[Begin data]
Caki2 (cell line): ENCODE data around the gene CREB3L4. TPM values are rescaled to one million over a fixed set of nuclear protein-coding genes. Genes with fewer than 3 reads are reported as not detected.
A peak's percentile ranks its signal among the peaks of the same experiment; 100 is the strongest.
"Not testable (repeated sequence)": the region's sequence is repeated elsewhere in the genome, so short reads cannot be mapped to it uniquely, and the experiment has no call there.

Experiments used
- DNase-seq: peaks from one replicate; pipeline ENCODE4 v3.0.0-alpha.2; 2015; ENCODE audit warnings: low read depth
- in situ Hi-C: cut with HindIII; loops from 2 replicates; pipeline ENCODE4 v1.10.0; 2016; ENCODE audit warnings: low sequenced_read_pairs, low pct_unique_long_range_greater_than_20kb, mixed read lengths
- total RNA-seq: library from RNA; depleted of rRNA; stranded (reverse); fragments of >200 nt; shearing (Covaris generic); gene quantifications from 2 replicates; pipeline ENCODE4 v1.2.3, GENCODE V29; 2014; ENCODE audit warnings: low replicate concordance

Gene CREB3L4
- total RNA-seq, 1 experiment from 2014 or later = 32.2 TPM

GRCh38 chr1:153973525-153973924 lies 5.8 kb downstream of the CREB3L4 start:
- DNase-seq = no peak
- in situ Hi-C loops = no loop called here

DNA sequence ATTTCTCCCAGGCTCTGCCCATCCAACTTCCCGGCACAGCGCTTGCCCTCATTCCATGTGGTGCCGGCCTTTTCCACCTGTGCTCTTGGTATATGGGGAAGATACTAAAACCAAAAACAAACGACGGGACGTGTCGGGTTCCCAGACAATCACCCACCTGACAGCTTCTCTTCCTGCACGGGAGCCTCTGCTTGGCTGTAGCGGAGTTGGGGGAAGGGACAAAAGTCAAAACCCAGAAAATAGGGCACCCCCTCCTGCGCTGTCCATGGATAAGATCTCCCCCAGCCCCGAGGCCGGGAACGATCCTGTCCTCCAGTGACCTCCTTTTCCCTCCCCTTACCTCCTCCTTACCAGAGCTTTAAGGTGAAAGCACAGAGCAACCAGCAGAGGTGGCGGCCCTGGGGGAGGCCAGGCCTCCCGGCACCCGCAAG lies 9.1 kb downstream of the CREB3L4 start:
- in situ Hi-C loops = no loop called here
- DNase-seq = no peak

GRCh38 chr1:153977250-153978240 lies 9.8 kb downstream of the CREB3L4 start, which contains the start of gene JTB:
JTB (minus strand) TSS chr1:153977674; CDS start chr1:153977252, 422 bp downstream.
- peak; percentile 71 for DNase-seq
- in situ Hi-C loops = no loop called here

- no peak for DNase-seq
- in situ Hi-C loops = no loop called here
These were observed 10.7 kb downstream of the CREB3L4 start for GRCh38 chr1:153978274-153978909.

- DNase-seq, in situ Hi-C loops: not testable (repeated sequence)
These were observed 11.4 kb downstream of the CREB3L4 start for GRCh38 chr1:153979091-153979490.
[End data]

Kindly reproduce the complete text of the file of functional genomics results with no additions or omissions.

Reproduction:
Caki2 (cell line): ENCODE data around the gene CREB3L4. TPM values are rescaled to one million over a fixed set of nuclear protein-coding genes. Genes with fewer than 3 reads are reported as not detected.
A peak's percentile ranks its signal among the peaks of the same experiment; 100 is the strongest.
"Not testable (repeated sequence)": the region's sequence is repeated elsewhere in the genome, so short reads cannot be mapped to it uniquely, and the experiment has no call there.

Experiments used
- DNase-seq: peaks from one replicate; pipeline ENCODE4 v3.0.0-alpha.2; 2015; ENCODE audit warnings: low read depth
- in situ Hi-C: cut with HindIII; loops from 2 replicates; pipeline ENCODE4 v1.10.0; 2016; ENCODE audit warnings: low sequenced_read_pairs, low pct_unique_long_range_greater_than_20kb, mixed read lengths
- total RNA-seq: library from RNA; depleted of rRNA; stranded (reverse); fragments of >200 nt; shearing (Covaris generic); gene quantifications from 2 replicates; pipeline ENCODE4 v1.2.3, GENCODE V29; 2014; ENCODE audit warnings: low replicate concordance

Gene CREB3L4
- total RNA-seq, 1 experiment from 2014 or later = 32.2 TPM

GRCh38 chr1:153973525-153973924 lies 5.8 kb downstream of the CREB3L4 start:
- DNase-seq = no peak
- in situ Hi-C loops = no loop called here

DNA sequence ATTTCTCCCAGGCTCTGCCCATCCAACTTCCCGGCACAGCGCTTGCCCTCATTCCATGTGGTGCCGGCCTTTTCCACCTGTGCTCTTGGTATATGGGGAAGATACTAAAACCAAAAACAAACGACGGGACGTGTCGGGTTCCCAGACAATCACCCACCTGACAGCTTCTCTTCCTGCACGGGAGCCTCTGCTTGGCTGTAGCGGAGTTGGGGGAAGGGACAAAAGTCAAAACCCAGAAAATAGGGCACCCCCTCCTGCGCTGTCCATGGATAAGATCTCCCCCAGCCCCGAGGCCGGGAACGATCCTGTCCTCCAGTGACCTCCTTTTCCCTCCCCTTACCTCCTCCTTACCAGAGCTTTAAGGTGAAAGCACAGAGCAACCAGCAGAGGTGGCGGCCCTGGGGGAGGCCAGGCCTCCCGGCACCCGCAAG lies 9.1 kb downstream of the CREB3L4 start:
- in situ Hi-C loops = no loop called here
- DNase-seq = no peak

GRCh38 chr1:153977250-153978240 lies 9.8 kb downstream of the CREB3L4 start, which contains the start of gene JTB:
JTB (minus strand) TSS chr1:153977674; CDS start chr1:153977252, 422 bp downstream.
- peak; percentile 71 for DNase-seq
- in situ Hi-C loops = no loop called here

- no peak for DNase-seq
- in situ Hi-C loops = no loop called here
These were observed 10.7 kb downstream of the CREB3L4 start for GRCh38 chr1:153978274-153978909.

- DNase-seq, in situ Hi-C loops: not testable (repeated sequence)
These were observed 11.4 kb downstream of the CREB3L4 start for GRCh38 chr1:153979091-153979490.